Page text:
Then it happened, in a game on Monday night while diving for a ball she fell awkwardly and a player landed on her head forcing it off the floor.  The bummer was the coach had sub for her at the bench for the sole purpose to get her out of the game for protection.  As I arrived to her on the floor she was crying, not because it was hurting (reported headache and blurry vision), but because she KNEW.

A quick evaluation confirmed what was seen, she had a concussion; balance was off, vision was off, headache was getting worse.  She was accompanied home, given instructions to stay out of school with the slim hopes that this incident would possibly be transient.  That did not come to fruition, the headache was worse, and she slept very long and did not feel rested.  She KNEW.

She attempted school today feeling better but by lunch it was too much, the symptoms were worsening and mom came and got her.  She KNEW.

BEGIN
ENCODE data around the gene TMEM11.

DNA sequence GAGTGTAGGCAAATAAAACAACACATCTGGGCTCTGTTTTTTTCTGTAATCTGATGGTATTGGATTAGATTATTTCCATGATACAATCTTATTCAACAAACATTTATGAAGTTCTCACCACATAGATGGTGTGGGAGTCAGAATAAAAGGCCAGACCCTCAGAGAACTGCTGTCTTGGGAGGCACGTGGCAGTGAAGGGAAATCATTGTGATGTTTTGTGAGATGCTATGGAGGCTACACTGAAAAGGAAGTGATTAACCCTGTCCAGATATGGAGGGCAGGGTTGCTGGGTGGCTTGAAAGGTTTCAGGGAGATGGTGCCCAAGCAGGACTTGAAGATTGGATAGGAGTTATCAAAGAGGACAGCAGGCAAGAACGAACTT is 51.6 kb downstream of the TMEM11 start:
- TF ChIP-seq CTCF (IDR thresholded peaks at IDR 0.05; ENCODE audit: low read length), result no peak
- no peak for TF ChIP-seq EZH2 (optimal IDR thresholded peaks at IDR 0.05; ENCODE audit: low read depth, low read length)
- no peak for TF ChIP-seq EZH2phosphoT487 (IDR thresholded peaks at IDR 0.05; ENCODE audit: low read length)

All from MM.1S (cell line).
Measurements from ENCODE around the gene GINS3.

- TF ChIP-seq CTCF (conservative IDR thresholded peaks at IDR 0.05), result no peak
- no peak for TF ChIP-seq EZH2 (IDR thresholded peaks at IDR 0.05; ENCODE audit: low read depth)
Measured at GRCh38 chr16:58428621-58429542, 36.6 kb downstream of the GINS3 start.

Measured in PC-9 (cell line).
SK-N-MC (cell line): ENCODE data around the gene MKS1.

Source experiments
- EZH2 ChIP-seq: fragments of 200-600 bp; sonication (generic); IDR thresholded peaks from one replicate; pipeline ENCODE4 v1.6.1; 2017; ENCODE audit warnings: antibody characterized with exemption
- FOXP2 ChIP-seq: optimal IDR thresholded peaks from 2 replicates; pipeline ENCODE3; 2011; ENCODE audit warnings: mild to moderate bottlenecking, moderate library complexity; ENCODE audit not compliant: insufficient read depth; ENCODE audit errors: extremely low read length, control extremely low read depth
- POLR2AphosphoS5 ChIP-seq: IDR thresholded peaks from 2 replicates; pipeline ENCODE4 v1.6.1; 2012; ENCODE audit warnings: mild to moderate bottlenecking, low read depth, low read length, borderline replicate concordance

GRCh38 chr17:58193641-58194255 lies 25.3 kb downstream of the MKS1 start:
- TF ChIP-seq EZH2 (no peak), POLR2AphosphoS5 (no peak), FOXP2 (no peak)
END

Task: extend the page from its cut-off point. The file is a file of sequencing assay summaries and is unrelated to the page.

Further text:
Mom and her arrived to my office about 30 minutes ago to go through the formal process of the worst part of my job.  They both knew, as I began I could sense no resistance, no denial, no bargaining (like the times before).  I looked into her teary eyes as I told her what she KNEW, but did not want to hear; “It is of my professional opinion and for your safety going forward you should retire from contact sports.”

There was a simple response from her; “I know.”

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5 thoughts on “The Hardest Part Of My Job

  1. John Gonoude December 14, 2011 / 16:08